THE GRAND AND THE GLORIOUS by Dan Cushman

THE GRAND AND THE GLORIOUS

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KIRKUS REVIEW

This is a pleasant, Tarkingtonian celebration of small-town Michigan life in 1916. Set against a huge Fourth of July wingding are the stories of Frank Kennedy (a budding politician) and on the narrator's family. Frank's suit for the hand of the narrator's sister Laurie is nearly shattered when Laurie falls in love with a visiting stunt pilot, Oscar Viking. The climax comes when Frank, in a great car, beats Oscar in a race based on an auto versus Oscar's monoplane. The subplot concerns a suit by the narrator's grandfather for the hand of a buxom, 35-year-old widow. These stories, while interesting, are merely scaffolding from which to hang enormous swatches of loving description and sentimental recollections of lost mores. The detail is impressive but never exuberant or deeply memorable, and the story just doesn't bite down into bone. Pleasant, painless.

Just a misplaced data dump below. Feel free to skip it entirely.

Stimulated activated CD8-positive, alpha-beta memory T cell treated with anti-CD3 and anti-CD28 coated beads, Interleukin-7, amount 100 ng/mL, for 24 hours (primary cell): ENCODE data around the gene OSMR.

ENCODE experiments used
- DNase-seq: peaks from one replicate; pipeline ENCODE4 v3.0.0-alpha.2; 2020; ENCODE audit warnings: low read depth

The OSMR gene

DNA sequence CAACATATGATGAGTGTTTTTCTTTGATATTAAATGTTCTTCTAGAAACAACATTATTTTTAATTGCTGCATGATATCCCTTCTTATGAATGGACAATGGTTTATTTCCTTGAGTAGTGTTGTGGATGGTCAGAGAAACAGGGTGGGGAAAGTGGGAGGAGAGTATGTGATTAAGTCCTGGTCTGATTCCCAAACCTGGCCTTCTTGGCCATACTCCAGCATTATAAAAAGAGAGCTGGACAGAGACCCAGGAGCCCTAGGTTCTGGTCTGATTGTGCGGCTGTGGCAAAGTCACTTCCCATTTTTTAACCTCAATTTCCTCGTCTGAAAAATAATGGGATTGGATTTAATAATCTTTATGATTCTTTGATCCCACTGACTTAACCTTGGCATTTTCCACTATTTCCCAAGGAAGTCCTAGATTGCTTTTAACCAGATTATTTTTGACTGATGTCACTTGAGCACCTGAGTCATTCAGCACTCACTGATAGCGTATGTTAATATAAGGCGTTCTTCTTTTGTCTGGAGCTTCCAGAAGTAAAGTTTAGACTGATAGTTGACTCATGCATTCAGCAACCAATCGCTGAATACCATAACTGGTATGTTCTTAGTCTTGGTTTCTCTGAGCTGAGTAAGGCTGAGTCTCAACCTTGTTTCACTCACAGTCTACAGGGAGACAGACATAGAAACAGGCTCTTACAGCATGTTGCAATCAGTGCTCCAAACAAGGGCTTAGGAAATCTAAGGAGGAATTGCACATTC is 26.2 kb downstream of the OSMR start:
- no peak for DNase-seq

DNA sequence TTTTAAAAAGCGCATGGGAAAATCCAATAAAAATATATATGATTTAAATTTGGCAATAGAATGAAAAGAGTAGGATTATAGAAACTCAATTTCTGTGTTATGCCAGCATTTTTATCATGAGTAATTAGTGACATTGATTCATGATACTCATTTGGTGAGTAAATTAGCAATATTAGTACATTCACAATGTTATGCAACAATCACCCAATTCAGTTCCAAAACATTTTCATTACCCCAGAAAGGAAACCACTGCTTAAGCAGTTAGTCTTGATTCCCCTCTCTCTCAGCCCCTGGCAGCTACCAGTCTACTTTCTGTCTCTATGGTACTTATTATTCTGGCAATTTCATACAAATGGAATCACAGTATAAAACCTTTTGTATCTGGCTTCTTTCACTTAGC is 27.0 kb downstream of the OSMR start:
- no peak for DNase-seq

Pub Date: June 19th, 1963
Publisher: McGraw-Hill